Wednesday, April 6, 2011
THE final paperwork for the Cambridgeshire guided busway could be in place by the end of the week.
And, if a deal can be struck in shifting some outstanding minor work into a separate contract, Cambridgeshire County Council could soon be setting an autumn opening date for the two-and-a-half years late project.
The council’s cabinet heard yesterday that only two mandatory and safety-critical documents remained outstanding – a routine electrical safety certificate that had already been completed but had been lost, and the design certificate for Trumpington cutting in south Cambridge on the stretch between the city and Addenbrooke’s.
“We believe they are nearly there, and we could have them before the end of the week,” a council spokesman said yesterday (Tuesday).
If the contractor, BAM Nuttall, will also agree to shifting some minor works into a schedule of things that were already going to have to wait until after the end of the contract – particularly seasonally-sensitive planting – that would clear the decks for the countdown to an opening date.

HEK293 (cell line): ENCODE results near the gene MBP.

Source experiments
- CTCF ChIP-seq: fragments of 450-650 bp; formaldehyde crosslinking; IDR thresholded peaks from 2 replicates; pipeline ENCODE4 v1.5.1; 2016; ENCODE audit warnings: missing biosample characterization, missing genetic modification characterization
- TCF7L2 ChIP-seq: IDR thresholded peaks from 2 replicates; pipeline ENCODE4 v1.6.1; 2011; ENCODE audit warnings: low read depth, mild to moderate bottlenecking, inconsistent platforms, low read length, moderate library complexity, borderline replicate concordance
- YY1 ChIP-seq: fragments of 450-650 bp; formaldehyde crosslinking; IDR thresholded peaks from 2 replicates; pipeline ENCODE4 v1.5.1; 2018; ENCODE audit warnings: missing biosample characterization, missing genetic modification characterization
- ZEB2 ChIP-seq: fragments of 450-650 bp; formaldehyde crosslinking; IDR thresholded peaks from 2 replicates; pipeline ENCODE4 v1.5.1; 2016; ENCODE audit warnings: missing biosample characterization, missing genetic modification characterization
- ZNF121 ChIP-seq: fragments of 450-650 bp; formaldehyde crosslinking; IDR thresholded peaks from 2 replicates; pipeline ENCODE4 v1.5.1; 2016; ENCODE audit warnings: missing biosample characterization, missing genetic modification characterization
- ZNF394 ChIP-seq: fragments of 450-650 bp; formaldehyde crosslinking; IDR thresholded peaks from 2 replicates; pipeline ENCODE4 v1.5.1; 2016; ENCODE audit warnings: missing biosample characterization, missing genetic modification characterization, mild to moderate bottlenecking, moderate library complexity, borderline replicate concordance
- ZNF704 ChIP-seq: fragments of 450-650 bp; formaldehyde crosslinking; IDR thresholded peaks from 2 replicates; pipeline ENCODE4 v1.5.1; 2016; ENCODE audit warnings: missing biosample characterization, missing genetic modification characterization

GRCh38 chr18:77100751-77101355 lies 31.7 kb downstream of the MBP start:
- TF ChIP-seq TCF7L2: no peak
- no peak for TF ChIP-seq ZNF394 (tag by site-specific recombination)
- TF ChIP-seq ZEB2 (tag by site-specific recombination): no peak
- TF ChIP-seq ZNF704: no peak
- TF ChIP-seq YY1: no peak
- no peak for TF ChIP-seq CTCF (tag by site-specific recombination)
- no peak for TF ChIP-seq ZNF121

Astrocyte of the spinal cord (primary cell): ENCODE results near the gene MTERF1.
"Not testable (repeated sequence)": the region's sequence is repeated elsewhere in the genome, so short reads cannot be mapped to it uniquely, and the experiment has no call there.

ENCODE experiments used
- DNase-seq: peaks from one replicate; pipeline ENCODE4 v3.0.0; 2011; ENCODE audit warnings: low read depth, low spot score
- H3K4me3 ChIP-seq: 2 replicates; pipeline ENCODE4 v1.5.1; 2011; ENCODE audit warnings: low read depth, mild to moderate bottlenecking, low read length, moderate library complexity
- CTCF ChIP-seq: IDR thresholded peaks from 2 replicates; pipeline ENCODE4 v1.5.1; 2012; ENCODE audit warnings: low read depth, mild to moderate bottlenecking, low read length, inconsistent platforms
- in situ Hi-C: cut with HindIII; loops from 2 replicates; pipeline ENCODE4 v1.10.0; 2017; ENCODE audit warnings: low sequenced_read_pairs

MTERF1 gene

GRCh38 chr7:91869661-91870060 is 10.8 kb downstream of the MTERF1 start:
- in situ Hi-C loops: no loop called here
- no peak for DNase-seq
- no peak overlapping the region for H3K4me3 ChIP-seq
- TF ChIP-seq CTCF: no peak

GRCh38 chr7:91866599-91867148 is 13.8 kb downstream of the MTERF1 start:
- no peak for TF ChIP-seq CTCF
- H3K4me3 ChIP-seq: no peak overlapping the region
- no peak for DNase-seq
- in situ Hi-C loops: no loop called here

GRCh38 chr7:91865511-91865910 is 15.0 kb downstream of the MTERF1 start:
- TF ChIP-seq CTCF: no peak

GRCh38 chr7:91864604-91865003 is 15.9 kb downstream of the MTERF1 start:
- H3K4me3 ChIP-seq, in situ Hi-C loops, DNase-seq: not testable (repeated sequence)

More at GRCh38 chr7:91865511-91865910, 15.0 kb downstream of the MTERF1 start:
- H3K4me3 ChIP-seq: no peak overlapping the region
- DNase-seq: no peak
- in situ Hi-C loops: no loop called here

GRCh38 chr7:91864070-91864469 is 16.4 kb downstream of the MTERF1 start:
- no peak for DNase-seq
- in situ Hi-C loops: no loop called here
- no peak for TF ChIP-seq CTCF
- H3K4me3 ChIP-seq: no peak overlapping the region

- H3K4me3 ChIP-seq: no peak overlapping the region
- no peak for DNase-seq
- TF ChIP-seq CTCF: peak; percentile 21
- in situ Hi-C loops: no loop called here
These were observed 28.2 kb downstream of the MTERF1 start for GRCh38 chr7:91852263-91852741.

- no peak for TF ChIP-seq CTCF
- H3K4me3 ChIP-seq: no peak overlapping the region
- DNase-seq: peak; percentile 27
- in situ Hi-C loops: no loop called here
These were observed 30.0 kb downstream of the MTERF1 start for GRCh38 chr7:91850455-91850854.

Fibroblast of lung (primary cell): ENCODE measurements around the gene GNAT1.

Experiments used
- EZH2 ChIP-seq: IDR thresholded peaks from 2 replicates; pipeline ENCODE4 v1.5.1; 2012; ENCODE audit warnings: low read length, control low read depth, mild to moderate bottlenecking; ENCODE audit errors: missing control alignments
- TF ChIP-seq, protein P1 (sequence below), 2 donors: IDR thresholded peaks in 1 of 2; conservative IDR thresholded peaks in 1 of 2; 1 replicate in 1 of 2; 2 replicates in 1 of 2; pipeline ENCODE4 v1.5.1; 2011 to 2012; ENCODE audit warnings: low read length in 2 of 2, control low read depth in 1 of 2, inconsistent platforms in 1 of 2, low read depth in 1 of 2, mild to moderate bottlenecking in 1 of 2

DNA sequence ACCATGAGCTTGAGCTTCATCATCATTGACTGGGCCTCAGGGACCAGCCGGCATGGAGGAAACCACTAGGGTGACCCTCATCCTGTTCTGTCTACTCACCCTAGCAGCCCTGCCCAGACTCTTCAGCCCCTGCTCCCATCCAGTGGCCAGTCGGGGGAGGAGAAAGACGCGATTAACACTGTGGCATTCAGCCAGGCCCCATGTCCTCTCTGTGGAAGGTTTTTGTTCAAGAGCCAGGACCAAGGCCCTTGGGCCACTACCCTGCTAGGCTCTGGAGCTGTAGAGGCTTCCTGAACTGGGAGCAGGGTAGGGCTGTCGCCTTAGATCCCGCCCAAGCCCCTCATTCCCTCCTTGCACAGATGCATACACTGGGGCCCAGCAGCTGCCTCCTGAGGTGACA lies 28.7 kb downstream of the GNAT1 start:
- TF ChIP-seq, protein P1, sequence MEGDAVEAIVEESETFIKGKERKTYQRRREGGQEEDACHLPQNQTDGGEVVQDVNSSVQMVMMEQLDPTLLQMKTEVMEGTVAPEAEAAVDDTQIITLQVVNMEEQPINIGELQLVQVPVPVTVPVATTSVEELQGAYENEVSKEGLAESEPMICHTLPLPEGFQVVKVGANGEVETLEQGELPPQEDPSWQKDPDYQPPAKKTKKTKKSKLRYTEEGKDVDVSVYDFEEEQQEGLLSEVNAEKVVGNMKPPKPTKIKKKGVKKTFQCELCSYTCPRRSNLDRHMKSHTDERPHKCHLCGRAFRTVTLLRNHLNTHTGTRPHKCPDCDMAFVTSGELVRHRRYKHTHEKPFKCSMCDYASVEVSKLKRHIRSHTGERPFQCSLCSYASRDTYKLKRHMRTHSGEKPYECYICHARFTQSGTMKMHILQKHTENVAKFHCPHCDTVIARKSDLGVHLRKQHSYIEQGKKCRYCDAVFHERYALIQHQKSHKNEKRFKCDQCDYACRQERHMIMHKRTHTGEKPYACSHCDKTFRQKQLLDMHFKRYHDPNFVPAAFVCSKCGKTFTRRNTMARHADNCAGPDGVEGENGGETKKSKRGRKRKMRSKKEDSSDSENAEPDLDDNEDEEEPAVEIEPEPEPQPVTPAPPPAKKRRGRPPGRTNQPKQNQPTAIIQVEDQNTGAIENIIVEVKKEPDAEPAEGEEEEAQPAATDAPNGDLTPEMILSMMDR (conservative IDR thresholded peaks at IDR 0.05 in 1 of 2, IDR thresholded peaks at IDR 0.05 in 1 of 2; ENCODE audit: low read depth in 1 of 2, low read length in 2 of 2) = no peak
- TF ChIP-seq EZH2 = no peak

“These are small items that really should not stand in the way of the thing being handed over,” the council said.
Though unlikely, such an agreement could theoretically happen quite quickly, the council said.
When it does, the timescale becomes much clearer. A line is drawn under the contract – which was scheduled to have been delivered in February 2009 and has been costing BAM nearly £100,000 a week in liquidated damages ever since – triggering a 28-day period during which the contractor can rectify what the council says are ‘defects’ and BAM says are not.
They include installing missing expansion joints in the Great Ouse viaduct between St Ives and Fenstanton, raising the level of part of the bridleway alongside the busway and improving the drainage capability of the park-and-ride car park in Meadow Lane, St Ives.
Whatever BAM fails to do will be carried out by the council’s back-up contractor, Jackson Civil Engineering. The work is expected to take three months.
Then the bus operators, Stagecoach and Whippet, need about a month for route-learning and driver training and familiarisation before the public is finally allowed to buy tickets to ride the super-smooth guideway.
In the meantime, the operators will have agreed detailed timetables with the county council and the traffic commissioner – as it did for the last planned opening of the northern section 18 months ago.
“It all depends on BAM now, taking a pragmatic approach and handing over the busway and being relieved of the liquidated damages,” the council said. “We have put forward a sensible way of drawing a line under the contract,” the spokesman added, continuing a long tradition of conducting its dispute with BAM in public.
The contractor, as usual, was not available for comment.